From the beginning of independence and well into the 70s, a lot of Nigerians came to Britain for education. My parents had followed this trend – Dad, to train as an engineer and Mum as a young wife, typist, sales assistant and mother of a child, me, with another on the way.
Years later, they went back to Nigeria to settle into middle-class life; Dad now an engineer with a corporate conglomerate and Mum as a restless housewife. Restless, because my parents had briefly separated when mum abandoned cold, friendless Britain for her mum in Nigeria and a career in radio presenting and television entertainment. In those days, people frowned on women in shows, but I was proud of her.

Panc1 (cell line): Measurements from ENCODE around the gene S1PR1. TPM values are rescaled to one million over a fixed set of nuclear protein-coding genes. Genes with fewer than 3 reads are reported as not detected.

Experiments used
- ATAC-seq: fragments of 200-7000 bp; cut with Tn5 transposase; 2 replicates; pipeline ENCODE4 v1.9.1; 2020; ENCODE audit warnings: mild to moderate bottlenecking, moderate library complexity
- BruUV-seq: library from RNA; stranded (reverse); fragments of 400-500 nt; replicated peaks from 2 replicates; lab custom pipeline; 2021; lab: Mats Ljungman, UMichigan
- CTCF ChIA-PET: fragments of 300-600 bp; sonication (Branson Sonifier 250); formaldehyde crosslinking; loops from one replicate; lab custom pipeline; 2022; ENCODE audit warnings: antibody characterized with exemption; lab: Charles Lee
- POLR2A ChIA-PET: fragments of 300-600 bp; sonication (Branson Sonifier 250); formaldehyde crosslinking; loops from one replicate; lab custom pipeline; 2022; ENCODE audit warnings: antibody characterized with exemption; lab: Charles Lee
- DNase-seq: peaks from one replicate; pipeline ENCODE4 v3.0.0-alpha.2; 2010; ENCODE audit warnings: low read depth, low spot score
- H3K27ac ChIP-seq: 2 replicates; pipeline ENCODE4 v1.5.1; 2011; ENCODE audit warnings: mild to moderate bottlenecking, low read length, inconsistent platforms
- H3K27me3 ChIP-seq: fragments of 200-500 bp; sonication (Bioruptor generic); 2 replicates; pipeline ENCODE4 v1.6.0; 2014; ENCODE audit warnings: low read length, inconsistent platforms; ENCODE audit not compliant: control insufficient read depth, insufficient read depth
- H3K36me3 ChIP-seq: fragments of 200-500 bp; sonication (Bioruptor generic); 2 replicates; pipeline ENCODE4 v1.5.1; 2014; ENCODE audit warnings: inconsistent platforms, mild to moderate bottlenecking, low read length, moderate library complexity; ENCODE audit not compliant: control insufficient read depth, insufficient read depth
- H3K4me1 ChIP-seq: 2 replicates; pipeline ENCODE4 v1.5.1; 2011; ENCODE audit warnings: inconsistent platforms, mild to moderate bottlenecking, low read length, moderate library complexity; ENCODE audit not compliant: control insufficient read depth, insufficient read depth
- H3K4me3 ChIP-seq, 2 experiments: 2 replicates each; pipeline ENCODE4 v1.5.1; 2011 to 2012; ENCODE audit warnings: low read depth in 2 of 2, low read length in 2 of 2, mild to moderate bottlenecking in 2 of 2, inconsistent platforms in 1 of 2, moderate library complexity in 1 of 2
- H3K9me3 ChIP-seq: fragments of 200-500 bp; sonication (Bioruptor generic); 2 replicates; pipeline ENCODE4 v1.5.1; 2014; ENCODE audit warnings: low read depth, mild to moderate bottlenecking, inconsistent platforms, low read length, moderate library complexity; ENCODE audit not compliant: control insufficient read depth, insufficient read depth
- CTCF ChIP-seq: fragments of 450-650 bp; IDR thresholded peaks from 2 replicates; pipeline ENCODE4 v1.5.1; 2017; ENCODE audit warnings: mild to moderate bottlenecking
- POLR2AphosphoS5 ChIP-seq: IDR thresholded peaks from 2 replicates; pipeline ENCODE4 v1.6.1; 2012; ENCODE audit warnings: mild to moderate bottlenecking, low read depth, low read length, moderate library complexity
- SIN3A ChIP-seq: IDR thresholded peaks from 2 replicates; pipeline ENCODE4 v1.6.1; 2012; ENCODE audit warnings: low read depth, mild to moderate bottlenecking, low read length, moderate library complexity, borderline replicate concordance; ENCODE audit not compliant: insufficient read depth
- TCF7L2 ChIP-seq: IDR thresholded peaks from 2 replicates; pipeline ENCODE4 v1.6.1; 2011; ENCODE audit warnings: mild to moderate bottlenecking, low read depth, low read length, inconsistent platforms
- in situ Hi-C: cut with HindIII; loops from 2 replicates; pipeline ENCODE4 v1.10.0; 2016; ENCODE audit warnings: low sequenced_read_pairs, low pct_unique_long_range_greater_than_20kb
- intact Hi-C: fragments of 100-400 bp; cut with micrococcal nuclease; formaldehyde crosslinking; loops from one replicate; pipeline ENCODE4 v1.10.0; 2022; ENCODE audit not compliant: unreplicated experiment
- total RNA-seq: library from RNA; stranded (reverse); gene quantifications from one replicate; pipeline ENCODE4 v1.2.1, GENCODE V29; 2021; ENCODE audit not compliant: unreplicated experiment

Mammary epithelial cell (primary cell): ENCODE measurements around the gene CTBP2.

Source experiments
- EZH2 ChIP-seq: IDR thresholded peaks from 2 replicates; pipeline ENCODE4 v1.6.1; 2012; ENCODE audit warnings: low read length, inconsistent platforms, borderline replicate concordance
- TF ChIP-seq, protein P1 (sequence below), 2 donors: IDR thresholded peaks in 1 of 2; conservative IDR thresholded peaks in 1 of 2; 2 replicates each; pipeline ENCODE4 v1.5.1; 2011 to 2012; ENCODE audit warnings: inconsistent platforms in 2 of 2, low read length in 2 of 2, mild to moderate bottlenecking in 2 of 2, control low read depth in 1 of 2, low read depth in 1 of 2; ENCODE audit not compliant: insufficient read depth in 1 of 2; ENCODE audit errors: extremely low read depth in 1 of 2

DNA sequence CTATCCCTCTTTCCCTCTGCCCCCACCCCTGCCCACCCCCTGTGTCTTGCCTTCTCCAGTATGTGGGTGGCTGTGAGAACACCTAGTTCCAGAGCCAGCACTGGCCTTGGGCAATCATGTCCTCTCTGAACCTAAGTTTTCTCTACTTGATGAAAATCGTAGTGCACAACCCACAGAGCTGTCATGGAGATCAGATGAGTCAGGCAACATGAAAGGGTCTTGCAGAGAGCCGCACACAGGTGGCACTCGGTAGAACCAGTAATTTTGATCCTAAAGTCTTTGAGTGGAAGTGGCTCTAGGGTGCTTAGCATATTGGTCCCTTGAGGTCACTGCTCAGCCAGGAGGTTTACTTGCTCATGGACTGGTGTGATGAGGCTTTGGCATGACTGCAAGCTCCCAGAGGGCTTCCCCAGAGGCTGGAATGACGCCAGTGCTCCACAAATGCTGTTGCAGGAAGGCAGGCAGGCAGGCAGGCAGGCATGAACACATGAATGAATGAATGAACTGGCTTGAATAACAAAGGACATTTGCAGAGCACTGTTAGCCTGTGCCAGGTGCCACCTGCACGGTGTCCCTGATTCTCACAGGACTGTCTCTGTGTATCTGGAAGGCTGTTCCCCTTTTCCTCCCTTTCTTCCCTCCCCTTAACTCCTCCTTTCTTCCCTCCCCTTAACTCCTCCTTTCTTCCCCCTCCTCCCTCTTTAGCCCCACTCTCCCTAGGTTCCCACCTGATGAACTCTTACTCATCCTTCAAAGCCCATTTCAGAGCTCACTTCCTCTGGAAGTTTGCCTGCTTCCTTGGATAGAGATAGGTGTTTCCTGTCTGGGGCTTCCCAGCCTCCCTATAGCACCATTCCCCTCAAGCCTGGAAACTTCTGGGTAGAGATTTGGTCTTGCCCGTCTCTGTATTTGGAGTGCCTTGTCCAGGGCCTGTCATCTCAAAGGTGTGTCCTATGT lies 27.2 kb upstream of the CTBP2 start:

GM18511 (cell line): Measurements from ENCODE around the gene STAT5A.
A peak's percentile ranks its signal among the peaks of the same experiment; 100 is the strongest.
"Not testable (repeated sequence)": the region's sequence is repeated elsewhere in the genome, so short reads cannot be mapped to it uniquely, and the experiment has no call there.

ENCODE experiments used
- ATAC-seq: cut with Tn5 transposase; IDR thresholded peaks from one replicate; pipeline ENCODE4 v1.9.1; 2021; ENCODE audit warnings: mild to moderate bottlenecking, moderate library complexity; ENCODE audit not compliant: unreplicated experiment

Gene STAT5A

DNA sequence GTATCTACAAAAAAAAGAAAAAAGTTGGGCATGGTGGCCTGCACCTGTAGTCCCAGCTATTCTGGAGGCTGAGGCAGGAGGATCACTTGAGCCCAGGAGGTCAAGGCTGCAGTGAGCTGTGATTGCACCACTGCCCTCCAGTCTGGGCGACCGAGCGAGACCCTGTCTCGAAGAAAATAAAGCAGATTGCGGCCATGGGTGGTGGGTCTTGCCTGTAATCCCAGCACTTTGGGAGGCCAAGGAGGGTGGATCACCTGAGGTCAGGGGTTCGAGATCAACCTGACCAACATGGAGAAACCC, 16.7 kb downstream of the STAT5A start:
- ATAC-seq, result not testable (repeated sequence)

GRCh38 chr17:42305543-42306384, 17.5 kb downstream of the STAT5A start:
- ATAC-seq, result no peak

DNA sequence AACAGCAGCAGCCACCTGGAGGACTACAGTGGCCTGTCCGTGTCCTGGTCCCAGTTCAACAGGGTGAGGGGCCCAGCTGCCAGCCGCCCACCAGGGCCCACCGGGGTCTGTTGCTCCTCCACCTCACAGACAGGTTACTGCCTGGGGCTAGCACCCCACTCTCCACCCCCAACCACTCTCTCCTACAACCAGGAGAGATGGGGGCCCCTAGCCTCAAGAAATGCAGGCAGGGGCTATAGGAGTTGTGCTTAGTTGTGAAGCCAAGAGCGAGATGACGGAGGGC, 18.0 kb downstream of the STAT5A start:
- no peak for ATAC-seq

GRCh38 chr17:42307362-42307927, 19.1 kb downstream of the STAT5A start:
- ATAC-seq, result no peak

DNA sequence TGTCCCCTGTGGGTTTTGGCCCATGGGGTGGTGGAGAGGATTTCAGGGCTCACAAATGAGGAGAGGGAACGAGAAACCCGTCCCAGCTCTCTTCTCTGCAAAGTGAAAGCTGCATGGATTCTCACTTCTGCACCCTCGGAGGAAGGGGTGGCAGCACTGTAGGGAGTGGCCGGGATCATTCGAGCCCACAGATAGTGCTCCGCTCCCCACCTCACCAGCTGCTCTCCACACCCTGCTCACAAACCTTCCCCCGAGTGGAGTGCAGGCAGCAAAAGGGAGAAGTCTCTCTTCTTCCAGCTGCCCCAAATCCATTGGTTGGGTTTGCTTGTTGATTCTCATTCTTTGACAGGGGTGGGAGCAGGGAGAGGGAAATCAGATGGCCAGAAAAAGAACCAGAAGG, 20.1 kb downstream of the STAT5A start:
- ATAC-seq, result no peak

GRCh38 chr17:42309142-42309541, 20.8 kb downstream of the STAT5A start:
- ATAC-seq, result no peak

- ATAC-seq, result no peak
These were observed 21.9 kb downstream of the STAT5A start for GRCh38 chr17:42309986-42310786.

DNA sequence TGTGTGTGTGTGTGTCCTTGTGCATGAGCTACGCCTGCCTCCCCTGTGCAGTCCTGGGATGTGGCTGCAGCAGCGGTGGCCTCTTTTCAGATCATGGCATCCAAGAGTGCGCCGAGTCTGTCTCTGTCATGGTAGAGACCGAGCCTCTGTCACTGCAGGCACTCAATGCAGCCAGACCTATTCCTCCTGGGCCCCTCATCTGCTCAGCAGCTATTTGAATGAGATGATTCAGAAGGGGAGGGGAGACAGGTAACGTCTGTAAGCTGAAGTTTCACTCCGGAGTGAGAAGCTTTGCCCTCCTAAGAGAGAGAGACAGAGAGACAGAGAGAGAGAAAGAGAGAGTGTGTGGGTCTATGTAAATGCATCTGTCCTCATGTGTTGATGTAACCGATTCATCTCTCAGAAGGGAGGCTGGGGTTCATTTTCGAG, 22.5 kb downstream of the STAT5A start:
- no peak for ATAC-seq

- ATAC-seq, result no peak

I was passionate about reading from a very young age and remember devouring magazines, books and comics and continue to do so, but Nigerian middle-class parents of the late 70s could not imagine a career as an author. That was for illustrious giants like Achebe, Nwapa, Ekwensi, Soyinka – and those were academics! Nevertheless, the imaginary world allowed me to escape from the troubles around me, or as much trouble as a sensitive child could have. You were expected to be either a lawyer, doctor, an accountant or architect to settle into a comfortable life.
But that ideal was shattered when most of those that returned from Britain like my dad realised that corrupt politics had followed independence and there was no room or infrastructure for a middle-class life. It was either sink or swim. My parents sank, their marriage ended, and they shipped me off to boarding school.